Fiona Barton: Leaving everything I knew to volunteer in Sri Lanka
Read award-winning author Fiona Barton’s memories of training journalism students in Sri Lanka at a time of violence, repression and fear.
My lightbulb moment – to ditch my career and apply to VSO – came over a terrible meal in a Chinese restaurant in late 2004.
My husband and I had just been to see The Motorcycle Diaries – the inspiring story of Che Guevara’s journey through impoverished Latin America. The film had ignited something in both of us and as we looked at each other over the congealing beef in black bean sauce, we started talking about a future that would involve changing everything.
We were not reckless kids. I was 48 and a national journalist – a job I had loved for 25 years – and Gary, was 52 and a builder with his own business. We had two adult children, responsibilities, mortgages and all the paraphernalia of a full working life.
But the idea of volunteering was so powerful it became our ear worm. We talked, we researched, we consulted our family and three years later, when the time was right, we applied to VSO. Twelve months later, we boarded a plane to Colombo in Sri Lanka to begin our placement.
I worked with journalist students and tutors at the Sri Lanka Press Institute and working radio and print reporters at the Lifeline project, bringing humanitarian information to Tamil families living in IDP (internally displaced person) camps.
It was exhilarating and terrifying in equal measure; leaving everything I knew to start a new life but I have never looked back.
I worked with journalists, doing their jobs under terrifying physical threats and Gary taught carpentry to adults with learning difficulties.
It was hard; a challenge most days to adapt to this new context. This was not conveyor belt living where I was trundling along in the same comfortable rut. But, it made me feel more alive than I had for years.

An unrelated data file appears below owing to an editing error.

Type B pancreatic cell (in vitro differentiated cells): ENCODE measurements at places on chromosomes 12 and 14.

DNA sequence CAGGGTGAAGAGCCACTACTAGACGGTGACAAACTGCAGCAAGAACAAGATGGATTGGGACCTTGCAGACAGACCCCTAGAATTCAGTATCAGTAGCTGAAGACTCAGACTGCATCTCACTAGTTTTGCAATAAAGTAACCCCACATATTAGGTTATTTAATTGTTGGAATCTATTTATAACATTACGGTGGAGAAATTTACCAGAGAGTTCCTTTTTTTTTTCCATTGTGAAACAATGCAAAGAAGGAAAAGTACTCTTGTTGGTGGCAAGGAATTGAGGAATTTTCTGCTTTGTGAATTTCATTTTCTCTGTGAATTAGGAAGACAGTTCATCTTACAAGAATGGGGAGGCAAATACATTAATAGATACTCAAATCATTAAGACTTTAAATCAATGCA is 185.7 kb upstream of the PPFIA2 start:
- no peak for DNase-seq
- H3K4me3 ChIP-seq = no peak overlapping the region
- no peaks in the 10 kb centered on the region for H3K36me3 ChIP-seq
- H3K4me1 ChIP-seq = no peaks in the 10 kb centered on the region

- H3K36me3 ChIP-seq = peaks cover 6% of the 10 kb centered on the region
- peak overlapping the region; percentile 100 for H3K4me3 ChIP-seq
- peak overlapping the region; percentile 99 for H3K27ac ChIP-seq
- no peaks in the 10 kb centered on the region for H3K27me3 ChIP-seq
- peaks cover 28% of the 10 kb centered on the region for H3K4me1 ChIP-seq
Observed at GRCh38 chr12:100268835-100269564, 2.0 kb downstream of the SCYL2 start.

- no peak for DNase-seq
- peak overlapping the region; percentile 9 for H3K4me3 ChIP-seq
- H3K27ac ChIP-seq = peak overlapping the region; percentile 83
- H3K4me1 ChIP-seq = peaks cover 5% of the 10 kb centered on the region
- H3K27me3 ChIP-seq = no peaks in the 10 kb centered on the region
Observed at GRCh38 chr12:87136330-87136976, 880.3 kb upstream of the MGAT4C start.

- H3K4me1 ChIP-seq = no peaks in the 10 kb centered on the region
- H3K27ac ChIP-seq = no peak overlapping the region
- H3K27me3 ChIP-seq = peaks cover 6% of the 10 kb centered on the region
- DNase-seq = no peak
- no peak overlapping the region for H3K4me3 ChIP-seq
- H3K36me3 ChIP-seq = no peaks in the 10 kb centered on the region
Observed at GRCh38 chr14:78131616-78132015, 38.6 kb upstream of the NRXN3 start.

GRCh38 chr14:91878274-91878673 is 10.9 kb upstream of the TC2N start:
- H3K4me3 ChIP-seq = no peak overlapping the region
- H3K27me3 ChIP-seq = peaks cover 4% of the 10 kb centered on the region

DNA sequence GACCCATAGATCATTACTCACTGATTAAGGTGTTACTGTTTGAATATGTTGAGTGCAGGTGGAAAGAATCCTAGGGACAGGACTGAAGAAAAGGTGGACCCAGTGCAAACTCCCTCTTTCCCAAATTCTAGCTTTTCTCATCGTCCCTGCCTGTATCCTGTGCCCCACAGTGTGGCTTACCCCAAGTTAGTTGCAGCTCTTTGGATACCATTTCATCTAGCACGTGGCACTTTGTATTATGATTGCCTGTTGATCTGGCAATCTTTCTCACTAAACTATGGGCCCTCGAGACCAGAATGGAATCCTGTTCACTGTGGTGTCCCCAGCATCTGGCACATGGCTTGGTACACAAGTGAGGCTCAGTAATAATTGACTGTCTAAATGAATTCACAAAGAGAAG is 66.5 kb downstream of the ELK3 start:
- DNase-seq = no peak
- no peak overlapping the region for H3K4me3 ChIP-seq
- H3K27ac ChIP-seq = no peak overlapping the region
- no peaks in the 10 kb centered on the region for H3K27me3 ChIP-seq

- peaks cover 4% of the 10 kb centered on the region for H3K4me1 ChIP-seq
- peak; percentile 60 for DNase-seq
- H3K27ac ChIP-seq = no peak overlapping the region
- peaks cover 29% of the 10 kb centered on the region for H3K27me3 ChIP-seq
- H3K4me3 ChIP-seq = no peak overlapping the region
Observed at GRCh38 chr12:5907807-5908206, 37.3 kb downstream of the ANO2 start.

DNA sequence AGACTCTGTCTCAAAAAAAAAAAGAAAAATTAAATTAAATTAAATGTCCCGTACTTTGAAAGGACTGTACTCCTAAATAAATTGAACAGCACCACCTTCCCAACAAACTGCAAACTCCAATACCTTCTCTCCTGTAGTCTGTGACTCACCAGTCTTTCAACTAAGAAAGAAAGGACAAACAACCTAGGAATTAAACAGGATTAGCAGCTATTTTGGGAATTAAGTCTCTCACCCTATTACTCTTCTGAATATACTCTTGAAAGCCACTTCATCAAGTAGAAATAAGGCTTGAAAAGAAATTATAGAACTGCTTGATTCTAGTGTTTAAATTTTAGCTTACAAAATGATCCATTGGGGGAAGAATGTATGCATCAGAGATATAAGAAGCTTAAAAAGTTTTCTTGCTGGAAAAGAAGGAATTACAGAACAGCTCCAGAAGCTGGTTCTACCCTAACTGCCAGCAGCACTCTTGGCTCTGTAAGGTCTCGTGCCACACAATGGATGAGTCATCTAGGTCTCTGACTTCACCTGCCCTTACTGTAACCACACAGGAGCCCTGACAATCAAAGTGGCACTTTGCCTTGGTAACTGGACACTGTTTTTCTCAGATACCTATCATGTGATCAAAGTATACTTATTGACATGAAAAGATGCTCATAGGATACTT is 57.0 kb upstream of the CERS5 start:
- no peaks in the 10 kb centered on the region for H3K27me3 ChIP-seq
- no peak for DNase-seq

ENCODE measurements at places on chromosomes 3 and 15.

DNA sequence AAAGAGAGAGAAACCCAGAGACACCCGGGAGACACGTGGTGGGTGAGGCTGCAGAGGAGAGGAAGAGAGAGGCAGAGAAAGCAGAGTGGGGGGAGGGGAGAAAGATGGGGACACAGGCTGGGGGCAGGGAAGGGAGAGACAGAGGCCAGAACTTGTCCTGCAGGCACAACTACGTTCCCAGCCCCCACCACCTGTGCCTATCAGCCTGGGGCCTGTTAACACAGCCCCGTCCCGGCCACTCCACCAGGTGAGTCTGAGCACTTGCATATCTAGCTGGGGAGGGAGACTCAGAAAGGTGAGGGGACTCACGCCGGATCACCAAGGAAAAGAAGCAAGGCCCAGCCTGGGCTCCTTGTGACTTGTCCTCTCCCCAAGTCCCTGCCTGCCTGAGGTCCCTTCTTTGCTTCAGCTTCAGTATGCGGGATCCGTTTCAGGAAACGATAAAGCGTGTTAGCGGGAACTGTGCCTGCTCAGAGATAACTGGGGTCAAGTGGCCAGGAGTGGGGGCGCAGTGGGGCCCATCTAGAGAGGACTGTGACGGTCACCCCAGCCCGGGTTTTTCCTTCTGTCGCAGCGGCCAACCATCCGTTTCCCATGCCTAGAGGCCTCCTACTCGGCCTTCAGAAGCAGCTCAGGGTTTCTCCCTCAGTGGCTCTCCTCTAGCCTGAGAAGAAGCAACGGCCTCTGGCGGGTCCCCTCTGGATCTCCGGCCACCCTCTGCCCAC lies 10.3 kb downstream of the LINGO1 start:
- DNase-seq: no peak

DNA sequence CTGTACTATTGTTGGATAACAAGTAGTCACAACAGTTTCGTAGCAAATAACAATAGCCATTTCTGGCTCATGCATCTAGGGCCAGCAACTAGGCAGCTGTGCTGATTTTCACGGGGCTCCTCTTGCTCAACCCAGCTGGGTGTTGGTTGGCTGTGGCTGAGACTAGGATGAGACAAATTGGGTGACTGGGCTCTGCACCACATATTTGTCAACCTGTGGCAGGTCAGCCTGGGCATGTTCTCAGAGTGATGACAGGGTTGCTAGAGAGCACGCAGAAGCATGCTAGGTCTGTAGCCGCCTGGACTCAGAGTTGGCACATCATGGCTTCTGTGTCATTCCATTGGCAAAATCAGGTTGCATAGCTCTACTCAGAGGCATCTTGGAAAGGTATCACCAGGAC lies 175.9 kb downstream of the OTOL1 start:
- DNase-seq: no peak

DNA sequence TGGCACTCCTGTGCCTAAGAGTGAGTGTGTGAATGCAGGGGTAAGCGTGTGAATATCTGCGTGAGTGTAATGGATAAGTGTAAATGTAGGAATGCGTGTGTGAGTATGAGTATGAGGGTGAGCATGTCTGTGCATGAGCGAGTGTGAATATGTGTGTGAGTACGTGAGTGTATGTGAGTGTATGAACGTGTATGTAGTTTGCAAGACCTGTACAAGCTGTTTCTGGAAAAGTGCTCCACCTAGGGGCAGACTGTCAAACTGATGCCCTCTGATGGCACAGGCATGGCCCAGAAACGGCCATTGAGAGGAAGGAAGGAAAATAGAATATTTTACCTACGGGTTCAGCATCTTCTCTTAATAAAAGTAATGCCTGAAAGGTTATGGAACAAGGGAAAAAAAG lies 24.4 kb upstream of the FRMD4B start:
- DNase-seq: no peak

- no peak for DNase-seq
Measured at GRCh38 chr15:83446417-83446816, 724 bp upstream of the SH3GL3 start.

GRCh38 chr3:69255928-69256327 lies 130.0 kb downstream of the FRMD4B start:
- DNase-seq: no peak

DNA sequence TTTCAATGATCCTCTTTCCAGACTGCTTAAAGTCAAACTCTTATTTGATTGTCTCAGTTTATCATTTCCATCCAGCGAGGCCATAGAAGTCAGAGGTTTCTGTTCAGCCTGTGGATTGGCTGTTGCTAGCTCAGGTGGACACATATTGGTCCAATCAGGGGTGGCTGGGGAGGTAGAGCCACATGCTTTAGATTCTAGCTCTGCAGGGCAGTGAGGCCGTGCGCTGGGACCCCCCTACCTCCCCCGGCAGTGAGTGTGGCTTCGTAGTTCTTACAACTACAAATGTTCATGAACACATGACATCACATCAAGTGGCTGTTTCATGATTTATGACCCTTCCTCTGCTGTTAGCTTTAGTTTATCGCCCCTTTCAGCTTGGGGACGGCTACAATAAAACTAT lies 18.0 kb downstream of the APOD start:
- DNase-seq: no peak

Working under the radar
The media in Sri Lanka was under horrific pressure – journalists were being murdered and kidnapped with impunity – when I arrived.
It meant working quietly, under the radar when I was asked to assess the effectiveness of the Sri Lanka College of Journalism one year diploma course for print and electronic media students. The college recruited 80+ students each year from all ethnic groups and had suffered a period of violent repression at the hands of the state.
My report went to the Board of Directors of the Sri Lanka Press Institute and its recommendations were used to support sustainable development of the course. The latest diplomas have just been awarded to the class of 2018.
Mentoring the Lifeline team of nine reporters led to the production of daily radio broadcasts, a weekly newsletter and a radio drama for the 285,000 IDPs, living in camps after the end of the civil war. At first, the team delivered emergency humanitarian information about water security, health and education and, as the camps released people, the newsroom told their stories and gave them news about resettlement, demining, livelihoods and reuniting their families.
The Lifeline newsroom’s first field trip to Jaffna when the A9 road north finally reopened after the Sri Lankan civil war is a moment I'll never forget. For some of the younger Tamil reporters, it was the first chance to visit Jaffna and discover what had happened to their families and homes.
The placement had an impact on me in every way. I continued working with threatened and exiled journalists in Asia, Africa and Eastern Europe until 2015.